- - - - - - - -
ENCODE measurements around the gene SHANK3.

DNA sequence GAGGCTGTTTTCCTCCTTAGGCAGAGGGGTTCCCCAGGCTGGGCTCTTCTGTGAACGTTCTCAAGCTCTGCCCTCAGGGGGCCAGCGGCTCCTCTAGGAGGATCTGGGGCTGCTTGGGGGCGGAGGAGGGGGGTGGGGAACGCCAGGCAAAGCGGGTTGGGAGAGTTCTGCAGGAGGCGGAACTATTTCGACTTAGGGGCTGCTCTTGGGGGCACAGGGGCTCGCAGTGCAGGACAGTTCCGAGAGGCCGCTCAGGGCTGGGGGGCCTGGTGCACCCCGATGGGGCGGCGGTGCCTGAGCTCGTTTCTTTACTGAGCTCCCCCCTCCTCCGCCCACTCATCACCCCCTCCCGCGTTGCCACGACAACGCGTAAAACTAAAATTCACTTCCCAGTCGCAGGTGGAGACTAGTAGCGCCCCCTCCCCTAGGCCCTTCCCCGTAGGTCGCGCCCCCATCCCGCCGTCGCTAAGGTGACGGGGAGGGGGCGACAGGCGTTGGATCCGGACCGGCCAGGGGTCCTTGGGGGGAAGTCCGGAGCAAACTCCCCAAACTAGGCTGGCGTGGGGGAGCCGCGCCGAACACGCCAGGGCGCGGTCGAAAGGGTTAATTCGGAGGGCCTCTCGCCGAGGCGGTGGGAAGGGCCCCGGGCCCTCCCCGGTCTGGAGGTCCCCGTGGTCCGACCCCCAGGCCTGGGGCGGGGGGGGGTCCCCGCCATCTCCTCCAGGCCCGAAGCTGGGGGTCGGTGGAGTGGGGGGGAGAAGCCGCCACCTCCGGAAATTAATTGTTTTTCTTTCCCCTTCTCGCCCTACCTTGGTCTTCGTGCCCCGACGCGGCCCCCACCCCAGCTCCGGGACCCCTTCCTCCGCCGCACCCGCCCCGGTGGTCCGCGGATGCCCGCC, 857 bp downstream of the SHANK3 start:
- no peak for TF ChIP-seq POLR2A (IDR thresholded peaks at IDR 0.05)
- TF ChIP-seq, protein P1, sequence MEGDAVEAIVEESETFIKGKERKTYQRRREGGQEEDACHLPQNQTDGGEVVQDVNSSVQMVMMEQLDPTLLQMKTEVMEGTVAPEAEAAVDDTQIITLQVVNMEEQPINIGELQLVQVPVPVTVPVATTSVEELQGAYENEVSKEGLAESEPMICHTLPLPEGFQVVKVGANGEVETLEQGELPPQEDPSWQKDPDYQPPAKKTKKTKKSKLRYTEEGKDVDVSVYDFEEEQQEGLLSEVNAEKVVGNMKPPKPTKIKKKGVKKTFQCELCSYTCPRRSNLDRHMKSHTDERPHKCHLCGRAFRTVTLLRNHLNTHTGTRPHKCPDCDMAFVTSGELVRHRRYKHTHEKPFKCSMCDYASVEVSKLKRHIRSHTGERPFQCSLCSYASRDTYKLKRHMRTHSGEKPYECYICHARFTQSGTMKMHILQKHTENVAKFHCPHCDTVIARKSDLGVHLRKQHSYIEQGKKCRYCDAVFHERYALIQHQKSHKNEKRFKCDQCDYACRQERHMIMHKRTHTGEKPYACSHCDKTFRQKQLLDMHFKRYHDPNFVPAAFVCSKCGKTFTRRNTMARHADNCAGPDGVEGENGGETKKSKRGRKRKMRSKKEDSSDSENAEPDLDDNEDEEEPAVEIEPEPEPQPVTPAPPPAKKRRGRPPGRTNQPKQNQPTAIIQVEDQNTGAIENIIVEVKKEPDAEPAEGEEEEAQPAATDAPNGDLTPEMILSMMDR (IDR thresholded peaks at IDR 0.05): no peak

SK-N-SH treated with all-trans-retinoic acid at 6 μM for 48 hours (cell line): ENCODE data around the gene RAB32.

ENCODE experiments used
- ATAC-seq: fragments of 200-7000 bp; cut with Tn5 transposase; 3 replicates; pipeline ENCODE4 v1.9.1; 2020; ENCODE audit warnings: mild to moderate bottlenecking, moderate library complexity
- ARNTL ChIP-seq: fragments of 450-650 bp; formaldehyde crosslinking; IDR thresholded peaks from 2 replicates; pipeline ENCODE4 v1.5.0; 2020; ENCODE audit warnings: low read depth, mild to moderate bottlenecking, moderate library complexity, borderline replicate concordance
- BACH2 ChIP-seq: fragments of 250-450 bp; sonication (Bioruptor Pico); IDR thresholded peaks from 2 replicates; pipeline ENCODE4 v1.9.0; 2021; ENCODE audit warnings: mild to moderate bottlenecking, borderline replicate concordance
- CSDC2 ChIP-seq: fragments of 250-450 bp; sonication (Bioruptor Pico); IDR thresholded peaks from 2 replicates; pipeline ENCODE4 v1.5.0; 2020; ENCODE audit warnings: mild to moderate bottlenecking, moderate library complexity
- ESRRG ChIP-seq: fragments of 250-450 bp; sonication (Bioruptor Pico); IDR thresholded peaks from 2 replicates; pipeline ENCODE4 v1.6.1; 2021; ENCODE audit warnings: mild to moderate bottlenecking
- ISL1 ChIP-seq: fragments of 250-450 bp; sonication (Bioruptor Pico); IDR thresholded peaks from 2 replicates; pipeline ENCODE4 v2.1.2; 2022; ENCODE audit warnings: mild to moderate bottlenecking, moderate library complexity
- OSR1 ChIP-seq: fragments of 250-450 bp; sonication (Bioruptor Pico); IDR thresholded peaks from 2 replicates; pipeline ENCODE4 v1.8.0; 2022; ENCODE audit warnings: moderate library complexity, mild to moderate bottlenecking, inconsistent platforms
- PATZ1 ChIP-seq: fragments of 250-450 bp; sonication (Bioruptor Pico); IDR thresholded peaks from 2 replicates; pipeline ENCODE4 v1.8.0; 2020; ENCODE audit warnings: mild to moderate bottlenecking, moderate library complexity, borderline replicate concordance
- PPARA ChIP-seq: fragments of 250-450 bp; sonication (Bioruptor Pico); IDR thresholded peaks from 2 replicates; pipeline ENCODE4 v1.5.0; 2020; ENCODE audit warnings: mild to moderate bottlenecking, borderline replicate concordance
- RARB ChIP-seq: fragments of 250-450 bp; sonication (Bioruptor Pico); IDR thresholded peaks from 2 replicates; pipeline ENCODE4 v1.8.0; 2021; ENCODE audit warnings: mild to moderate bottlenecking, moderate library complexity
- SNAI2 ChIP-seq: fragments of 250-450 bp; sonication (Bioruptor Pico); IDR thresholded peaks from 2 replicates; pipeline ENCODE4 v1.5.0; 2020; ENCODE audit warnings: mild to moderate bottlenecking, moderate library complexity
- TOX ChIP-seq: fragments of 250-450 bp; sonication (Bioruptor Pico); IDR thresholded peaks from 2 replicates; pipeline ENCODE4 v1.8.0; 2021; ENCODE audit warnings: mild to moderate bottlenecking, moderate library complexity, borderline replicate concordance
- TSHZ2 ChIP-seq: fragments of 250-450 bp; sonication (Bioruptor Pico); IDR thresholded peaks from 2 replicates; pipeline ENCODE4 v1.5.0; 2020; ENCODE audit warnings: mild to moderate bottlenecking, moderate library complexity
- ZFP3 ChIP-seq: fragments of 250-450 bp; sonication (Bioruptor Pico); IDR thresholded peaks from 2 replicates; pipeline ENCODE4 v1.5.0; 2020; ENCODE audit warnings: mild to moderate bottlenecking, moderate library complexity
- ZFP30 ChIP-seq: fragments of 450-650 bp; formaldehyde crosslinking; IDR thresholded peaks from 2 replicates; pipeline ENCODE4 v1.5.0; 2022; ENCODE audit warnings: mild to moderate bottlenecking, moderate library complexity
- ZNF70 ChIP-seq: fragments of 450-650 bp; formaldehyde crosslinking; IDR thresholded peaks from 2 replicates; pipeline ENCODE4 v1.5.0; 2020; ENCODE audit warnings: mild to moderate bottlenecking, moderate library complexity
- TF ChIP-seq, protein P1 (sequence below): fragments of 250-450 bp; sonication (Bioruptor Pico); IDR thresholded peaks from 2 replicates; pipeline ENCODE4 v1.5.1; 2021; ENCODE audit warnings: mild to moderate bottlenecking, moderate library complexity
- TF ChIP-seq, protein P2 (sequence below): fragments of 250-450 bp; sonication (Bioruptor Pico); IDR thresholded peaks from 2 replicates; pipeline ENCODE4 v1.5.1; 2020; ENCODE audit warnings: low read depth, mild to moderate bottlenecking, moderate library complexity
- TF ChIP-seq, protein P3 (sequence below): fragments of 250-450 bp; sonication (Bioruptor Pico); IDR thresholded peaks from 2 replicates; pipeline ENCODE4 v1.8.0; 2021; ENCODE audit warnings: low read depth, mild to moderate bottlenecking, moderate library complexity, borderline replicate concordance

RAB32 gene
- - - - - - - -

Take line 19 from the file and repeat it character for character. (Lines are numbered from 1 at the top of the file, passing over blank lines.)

- TSHZ2 ChIP-seq: fragments of 250-450 bp; sonication (Bioruptor Pico); IDR thresholded peaks from 2 replicates; pipeline ENCODE4 v1.5.0; 2020; ENCODE audit warnings: mild to moderate bottlenecking, moderate library complexity